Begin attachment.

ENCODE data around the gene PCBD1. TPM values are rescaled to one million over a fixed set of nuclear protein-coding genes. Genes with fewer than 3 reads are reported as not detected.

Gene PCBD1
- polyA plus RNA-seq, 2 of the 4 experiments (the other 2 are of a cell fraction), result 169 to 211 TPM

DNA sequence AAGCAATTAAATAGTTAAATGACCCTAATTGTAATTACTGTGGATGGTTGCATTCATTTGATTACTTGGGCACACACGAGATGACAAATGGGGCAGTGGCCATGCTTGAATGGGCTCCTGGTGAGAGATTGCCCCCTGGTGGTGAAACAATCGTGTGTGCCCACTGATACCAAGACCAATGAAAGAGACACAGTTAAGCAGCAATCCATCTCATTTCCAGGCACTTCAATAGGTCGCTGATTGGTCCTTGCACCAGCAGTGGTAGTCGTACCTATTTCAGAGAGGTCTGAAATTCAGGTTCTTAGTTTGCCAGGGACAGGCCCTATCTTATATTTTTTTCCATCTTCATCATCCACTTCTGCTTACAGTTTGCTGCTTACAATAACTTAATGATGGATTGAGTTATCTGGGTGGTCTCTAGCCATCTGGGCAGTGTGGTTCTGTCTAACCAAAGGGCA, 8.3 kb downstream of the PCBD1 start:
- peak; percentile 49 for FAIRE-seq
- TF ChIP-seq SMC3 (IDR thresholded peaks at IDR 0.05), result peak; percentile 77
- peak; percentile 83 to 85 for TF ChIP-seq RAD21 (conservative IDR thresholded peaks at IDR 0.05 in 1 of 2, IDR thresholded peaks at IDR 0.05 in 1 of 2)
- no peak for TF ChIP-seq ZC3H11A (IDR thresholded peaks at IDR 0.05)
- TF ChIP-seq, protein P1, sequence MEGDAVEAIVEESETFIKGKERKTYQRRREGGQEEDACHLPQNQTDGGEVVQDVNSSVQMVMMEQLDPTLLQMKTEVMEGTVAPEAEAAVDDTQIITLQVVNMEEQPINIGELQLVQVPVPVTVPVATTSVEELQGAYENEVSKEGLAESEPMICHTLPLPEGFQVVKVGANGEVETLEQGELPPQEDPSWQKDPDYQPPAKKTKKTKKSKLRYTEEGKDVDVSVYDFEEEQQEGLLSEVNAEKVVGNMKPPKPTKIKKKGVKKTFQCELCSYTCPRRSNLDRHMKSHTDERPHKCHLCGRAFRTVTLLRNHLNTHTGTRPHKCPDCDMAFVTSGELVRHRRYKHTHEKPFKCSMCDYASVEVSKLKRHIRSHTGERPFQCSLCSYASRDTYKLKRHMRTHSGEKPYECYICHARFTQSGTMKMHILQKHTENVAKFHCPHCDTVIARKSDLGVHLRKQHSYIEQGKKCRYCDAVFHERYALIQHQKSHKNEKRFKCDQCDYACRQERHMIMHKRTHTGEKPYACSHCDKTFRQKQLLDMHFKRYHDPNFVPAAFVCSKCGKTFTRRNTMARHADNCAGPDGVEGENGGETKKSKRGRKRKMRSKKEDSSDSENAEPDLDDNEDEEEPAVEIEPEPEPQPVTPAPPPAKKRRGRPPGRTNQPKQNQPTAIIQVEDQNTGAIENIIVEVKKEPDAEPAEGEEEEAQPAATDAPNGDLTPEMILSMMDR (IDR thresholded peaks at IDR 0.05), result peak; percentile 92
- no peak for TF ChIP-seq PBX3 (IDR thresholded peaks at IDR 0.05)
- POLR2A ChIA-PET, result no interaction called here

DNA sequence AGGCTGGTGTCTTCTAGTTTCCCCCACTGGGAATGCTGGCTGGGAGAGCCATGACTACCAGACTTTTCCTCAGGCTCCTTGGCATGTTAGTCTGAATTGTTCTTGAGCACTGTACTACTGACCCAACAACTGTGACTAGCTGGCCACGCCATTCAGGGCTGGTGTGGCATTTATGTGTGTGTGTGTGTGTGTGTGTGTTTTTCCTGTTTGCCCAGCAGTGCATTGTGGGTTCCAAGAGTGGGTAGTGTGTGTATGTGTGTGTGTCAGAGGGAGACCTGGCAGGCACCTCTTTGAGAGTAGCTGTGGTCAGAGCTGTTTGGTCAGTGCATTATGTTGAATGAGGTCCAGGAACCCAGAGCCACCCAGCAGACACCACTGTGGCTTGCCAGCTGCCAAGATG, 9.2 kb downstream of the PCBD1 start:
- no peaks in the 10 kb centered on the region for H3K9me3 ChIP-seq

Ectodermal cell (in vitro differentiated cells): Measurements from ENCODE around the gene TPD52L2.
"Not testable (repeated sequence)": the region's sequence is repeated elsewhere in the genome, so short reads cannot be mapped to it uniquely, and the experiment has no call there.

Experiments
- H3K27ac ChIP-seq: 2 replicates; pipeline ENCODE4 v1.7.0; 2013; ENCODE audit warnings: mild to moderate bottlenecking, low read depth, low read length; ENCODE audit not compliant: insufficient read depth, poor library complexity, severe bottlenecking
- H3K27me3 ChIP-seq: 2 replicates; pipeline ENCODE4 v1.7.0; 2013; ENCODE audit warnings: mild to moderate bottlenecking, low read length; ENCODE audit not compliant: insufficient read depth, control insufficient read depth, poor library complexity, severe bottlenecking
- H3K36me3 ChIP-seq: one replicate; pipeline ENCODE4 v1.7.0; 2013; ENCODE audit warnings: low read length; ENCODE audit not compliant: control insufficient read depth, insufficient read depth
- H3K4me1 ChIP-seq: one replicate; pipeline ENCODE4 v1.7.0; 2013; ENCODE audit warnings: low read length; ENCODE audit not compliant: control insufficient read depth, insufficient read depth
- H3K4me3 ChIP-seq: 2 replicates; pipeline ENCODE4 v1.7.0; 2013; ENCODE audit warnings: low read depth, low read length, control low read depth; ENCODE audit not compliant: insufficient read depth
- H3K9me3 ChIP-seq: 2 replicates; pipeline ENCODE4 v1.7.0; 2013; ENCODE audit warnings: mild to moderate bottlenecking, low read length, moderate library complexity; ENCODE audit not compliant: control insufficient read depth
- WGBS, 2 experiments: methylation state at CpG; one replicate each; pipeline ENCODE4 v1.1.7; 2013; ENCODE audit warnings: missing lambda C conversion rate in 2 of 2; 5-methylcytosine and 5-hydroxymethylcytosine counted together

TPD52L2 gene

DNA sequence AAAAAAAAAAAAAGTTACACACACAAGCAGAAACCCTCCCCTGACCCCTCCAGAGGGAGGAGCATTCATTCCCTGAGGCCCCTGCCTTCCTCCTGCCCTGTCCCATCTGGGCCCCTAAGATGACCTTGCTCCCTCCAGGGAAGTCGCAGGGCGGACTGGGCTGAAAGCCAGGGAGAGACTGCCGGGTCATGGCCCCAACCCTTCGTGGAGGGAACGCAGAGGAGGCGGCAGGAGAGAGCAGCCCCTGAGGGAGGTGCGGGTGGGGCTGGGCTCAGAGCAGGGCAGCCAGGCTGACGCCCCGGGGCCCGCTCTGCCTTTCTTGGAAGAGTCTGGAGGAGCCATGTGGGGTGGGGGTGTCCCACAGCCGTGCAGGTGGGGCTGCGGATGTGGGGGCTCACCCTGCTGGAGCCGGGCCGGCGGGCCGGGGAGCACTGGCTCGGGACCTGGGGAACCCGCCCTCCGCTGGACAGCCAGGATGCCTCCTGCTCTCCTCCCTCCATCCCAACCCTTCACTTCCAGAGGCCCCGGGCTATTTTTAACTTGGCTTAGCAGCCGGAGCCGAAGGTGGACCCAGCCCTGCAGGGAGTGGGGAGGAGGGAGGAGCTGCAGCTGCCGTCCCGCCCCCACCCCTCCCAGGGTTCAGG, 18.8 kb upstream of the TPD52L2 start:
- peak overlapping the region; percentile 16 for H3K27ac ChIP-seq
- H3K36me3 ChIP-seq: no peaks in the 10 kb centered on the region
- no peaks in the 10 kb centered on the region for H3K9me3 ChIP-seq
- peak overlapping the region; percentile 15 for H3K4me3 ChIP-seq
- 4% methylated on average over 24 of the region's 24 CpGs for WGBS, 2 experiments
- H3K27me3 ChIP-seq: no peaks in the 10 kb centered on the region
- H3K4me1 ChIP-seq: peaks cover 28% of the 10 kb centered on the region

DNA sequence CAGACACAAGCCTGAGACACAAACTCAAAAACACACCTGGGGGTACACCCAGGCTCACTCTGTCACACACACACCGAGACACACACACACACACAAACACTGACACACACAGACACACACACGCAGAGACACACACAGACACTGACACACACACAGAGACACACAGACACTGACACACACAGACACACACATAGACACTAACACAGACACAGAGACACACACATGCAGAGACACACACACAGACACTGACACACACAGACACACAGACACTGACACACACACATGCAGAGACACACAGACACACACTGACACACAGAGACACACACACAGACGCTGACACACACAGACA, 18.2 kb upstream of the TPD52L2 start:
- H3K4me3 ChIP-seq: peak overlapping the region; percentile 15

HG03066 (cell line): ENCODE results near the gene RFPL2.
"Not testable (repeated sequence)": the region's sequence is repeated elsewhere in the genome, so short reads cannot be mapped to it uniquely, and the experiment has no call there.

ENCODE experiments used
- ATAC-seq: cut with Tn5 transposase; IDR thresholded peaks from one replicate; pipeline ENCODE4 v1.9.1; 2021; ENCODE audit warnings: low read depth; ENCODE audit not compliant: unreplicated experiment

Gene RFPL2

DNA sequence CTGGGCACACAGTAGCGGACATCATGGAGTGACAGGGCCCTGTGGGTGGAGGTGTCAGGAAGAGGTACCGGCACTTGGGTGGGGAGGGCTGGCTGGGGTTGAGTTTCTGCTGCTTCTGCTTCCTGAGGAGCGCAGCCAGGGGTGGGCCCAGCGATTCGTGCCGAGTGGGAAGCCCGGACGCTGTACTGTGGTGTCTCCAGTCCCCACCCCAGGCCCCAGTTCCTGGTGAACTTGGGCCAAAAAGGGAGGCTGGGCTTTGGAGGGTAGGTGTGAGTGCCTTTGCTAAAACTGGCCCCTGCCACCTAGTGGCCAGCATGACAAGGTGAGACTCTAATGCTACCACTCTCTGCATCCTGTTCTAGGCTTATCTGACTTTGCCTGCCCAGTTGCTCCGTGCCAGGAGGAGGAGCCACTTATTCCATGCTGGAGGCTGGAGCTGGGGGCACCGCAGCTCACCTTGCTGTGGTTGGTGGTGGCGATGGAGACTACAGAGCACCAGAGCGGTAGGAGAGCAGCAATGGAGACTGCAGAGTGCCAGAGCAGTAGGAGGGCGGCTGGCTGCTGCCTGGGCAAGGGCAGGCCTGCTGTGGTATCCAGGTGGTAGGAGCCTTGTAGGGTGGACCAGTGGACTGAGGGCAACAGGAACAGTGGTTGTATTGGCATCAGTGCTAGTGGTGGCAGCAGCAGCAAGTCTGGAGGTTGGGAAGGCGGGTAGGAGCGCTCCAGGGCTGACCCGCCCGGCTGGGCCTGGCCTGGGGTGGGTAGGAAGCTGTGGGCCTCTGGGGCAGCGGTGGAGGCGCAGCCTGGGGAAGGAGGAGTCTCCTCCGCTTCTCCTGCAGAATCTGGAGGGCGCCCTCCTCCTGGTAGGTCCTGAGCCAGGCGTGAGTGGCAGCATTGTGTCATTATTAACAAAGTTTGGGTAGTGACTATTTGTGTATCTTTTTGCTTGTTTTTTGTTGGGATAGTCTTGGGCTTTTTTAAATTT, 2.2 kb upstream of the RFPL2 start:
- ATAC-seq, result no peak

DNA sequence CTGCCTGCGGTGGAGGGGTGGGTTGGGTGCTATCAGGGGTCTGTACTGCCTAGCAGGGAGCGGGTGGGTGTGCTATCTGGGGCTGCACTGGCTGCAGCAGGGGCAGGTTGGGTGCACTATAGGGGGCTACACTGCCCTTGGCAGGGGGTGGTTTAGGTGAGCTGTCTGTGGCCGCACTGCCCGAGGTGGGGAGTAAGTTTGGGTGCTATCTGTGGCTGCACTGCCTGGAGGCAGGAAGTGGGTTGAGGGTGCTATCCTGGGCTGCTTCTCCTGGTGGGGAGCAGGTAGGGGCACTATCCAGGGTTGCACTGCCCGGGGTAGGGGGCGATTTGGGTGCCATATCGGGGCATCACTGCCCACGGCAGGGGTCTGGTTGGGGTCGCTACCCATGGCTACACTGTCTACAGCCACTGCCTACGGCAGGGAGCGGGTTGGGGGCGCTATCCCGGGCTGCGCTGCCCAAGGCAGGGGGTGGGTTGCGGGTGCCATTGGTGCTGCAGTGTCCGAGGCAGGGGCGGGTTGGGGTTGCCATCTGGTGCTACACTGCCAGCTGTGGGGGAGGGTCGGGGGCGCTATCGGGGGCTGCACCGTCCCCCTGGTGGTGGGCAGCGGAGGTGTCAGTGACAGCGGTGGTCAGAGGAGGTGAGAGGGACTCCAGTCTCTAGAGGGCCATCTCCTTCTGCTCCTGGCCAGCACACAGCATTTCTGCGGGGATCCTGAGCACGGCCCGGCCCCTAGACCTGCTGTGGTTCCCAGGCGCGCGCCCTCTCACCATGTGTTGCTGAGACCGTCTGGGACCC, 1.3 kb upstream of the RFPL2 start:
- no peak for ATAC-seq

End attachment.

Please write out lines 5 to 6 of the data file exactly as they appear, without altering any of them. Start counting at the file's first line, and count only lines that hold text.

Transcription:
- peak; percentile 49 for FAIRE-seq
- TF ChIP-seq SMC3 (IDR thresholded peaks at IDR 0.05), result peak; percentile 77